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Public Image Ltd – This is PiL album review

More often then not, you tend to know what to expect when an old band tries to make a comeback with a “new” album. I don’t mean “old” like how the digitally fed culture kids of current times mean old either (as in several i-pod generations away or, maybe even two years old), I mean, like, really old. Such albums tend to defy the word “new” by re-working a combination of old tricks with old styles and sounds that ultimately equate to nothing new. Conversely, there are shining exceptions to the pitfalls of this stereotype. Paul Simon’s albums continue to be a great example of someone remaining true to his sound, yet still always working toward something new and innovative. Bob Dylan has certainly had up’s and down’s, but he keeps working, and though he lost much of his mainstream appeal, the folk legend simply needs to keep making music and playing it for folks willing to listen– is that so bad? Hell, if anything proves that the big comeback is possible, listen to the B-52’s 2008 album Funplex, which immediately took a surprising #11 spot on the American billboards, marking the second most popular B-52’s album of all time.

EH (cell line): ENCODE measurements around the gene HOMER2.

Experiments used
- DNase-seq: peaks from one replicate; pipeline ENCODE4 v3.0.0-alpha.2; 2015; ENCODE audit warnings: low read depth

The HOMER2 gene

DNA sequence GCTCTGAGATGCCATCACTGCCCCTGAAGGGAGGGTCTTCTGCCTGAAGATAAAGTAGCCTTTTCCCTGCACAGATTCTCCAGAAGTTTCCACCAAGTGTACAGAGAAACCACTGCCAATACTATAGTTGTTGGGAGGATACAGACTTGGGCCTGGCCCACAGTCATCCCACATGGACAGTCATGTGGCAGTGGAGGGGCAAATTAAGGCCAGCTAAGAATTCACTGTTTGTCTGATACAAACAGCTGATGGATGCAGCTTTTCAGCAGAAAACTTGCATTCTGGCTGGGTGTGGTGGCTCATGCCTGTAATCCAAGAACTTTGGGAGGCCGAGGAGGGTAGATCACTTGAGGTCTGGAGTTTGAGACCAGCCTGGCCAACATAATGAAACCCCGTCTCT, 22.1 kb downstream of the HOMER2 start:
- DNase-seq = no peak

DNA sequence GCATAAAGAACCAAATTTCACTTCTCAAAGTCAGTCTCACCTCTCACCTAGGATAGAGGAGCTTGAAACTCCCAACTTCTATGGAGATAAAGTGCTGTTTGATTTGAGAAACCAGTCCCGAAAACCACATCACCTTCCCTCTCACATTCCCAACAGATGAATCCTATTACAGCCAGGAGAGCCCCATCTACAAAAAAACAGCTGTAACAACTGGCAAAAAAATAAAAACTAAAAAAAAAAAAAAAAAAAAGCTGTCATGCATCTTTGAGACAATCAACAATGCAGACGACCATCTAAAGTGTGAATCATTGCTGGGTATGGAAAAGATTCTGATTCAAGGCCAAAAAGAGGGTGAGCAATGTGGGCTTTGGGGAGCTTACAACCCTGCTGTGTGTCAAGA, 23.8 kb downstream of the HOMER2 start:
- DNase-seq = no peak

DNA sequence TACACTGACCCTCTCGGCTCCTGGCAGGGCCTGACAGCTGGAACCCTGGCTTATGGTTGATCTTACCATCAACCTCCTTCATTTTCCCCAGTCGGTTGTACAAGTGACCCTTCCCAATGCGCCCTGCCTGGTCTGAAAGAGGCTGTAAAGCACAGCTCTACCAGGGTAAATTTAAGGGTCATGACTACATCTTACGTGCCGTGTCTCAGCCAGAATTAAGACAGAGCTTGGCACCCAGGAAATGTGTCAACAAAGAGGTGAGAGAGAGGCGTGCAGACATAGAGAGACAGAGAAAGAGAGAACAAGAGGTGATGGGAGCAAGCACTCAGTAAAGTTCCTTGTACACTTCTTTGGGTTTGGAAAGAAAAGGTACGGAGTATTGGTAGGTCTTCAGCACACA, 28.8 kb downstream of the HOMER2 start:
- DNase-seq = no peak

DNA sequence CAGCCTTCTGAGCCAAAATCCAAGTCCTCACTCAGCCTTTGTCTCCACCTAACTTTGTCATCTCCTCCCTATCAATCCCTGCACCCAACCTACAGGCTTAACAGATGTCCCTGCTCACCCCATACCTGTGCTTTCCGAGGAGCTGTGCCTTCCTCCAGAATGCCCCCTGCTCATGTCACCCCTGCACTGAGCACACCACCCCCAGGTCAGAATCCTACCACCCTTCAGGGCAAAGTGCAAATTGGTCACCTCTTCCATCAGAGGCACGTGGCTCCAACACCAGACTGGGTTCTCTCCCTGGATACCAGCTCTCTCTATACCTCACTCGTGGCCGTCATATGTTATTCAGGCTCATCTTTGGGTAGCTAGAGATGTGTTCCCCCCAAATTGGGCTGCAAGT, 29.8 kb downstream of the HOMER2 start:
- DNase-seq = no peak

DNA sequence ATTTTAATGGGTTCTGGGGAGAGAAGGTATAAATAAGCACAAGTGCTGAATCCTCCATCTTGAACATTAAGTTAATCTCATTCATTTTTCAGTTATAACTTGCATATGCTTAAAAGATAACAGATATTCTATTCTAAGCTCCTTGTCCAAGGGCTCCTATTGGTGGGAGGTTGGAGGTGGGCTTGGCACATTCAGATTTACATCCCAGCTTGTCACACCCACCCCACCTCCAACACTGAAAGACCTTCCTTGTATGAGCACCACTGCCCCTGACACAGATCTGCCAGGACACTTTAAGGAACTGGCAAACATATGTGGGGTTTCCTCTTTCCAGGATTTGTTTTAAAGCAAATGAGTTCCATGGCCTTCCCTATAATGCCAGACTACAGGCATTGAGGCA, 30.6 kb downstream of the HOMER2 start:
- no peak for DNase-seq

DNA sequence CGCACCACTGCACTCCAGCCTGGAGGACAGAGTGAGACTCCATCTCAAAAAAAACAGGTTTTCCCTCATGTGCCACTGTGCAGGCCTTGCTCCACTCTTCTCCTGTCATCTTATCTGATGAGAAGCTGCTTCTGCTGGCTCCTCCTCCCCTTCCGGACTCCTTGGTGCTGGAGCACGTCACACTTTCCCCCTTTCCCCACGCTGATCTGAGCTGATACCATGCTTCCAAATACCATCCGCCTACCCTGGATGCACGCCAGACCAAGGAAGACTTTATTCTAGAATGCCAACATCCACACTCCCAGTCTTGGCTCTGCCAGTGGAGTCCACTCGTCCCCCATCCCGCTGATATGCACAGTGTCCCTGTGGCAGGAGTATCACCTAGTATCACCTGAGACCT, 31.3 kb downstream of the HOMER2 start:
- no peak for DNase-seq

What I’m getting at here, is that successful comebacks for older bands can happen, they just don’t happen very often. Though punk fans might well have just puked in their mouth at hearing the bands I just cited, there is a significant difference in the claims to those bands’ genres that makes a comeback album more feasible. So what happens when one of the founding fathers of punk and post-punk genres takes a shot at the comeback album? The results are as interesting as they are problematic and contradictory.


Public image Ltd’s recent release of This Is PiL falls somewhere in between success and failure as comeback albums go. If you aren’t familiar with PiL (which is forgivable at this point), let me re-trace some steps for you. In 1978, John Lydon (a.k.a. Johnny Rotton of the Sex Pistols), crafted an experimental concoction of sounds that complimented the recent explosion of punk music with reggae infused dub bass, experimentally geared krautrock percussion and synth, american funk, and even some audible traces of disco. Lydon called the new project Public image Ltd., and by the time their influential sophomore album Metal Box was released, PiL had effectively shaped a unique new movement that became known as “post-punk.” The rest of PiL’s career wasn’t nearly as pretty though. After a 14 year stretch encompassing 6 questionable albums, an ever rotating roster of bandmates, and constant disputation with producers, John Lydon finally decided to call it quits on Public Image Ltd. Ten years later, Lydon had saved enough money to personally fund the latest PiL album, This is PiL. At the very least, you have to appreciate that he wanted a return album bad enough to personally fund it, right?